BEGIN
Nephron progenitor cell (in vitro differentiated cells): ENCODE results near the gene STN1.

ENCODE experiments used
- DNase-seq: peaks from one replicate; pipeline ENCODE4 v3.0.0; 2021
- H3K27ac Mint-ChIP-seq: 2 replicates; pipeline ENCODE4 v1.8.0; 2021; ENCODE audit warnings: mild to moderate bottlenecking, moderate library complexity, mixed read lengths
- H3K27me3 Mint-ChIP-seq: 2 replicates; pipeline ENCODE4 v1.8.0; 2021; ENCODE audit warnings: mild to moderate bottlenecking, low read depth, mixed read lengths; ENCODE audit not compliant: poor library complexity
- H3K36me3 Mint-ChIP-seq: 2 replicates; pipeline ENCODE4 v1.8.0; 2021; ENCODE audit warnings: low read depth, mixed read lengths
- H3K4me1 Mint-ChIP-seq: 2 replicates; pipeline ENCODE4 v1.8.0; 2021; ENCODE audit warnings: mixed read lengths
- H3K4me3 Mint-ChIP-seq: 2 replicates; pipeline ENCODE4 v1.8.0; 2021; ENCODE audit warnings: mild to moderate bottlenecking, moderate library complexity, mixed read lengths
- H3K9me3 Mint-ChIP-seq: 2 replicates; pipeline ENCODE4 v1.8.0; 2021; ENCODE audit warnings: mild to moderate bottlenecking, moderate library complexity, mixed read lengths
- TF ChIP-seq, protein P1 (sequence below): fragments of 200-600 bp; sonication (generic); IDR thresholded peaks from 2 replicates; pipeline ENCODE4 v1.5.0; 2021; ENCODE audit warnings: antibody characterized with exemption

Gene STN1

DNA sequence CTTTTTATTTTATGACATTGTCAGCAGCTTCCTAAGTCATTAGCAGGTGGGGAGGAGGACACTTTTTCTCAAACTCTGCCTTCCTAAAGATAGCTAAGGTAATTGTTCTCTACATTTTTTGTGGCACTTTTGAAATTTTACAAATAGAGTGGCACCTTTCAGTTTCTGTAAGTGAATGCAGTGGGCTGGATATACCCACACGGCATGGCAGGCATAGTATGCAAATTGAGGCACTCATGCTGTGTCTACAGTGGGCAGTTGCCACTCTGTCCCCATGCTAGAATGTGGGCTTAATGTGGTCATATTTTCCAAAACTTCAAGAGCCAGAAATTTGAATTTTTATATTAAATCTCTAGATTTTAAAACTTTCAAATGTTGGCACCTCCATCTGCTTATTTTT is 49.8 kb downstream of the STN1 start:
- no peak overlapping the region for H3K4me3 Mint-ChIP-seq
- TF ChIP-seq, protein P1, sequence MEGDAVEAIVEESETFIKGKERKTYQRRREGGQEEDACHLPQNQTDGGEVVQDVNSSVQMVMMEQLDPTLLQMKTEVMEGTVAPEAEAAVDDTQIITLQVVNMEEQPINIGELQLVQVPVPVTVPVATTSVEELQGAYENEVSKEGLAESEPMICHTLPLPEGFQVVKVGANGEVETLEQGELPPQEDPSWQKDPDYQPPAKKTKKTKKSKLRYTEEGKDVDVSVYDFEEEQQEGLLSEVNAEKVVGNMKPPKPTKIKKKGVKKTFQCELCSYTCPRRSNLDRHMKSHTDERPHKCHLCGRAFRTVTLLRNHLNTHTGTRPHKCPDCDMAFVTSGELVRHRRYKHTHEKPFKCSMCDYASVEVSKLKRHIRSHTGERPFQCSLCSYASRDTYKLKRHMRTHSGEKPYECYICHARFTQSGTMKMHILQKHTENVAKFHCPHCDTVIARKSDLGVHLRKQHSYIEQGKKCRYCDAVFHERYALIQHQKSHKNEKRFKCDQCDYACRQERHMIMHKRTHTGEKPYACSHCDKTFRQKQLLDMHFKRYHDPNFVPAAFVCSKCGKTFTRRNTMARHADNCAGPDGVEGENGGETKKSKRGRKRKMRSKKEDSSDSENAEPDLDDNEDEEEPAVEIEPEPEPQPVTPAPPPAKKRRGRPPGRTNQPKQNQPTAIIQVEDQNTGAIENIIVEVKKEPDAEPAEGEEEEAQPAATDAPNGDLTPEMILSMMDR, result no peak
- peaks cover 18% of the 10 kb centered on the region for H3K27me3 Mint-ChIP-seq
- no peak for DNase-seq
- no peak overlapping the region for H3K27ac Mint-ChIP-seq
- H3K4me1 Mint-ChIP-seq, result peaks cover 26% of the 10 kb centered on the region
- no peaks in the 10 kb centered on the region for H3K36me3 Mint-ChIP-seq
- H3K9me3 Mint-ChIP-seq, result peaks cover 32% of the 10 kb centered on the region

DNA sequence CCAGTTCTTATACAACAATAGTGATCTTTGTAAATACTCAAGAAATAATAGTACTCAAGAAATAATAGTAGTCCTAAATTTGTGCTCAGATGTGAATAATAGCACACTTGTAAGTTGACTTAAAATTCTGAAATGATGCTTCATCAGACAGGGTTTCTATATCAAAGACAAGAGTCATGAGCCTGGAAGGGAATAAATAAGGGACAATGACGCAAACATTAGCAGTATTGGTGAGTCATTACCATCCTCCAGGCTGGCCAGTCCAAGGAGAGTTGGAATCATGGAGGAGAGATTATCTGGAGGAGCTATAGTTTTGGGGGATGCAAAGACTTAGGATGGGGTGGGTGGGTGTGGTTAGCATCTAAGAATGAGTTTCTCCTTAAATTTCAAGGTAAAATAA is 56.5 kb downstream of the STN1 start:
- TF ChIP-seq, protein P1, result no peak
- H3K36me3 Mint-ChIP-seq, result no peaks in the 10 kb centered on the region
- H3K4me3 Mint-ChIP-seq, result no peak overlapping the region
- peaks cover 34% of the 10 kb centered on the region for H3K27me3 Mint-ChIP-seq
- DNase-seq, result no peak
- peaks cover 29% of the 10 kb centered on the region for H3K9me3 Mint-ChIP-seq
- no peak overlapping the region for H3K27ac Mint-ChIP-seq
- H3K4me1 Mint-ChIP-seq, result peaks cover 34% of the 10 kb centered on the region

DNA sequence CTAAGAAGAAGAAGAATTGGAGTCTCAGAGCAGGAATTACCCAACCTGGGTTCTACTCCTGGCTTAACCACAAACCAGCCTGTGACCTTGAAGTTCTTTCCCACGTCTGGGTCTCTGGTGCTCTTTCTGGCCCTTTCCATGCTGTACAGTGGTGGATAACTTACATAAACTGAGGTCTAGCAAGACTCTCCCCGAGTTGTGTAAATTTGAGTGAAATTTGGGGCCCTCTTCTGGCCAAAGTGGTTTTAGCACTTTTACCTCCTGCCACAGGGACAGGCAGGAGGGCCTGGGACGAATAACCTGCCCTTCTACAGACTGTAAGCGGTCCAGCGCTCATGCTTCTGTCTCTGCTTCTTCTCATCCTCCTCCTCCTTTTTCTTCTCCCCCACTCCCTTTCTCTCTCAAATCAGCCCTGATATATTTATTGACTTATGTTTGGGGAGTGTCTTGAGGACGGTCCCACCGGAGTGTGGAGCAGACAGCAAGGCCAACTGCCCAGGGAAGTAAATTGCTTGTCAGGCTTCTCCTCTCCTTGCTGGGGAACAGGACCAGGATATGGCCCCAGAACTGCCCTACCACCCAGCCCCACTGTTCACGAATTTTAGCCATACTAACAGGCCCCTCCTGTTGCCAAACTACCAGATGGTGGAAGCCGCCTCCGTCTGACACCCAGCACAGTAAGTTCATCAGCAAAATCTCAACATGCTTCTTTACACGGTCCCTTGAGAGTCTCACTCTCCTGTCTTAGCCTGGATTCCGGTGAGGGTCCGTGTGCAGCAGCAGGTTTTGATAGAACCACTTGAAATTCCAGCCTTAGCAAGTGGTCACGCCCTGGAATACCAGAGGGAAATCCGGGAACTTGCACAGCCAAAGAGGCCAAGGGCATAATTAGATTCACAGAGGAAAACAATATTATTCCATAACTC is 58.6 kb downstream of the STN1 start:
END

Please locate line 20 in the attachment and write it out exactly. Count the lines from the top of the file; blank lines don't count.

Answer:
- H3K9me3 Mint-ChIP-seq, result peaks cover 32% of the 10 kb centered on the region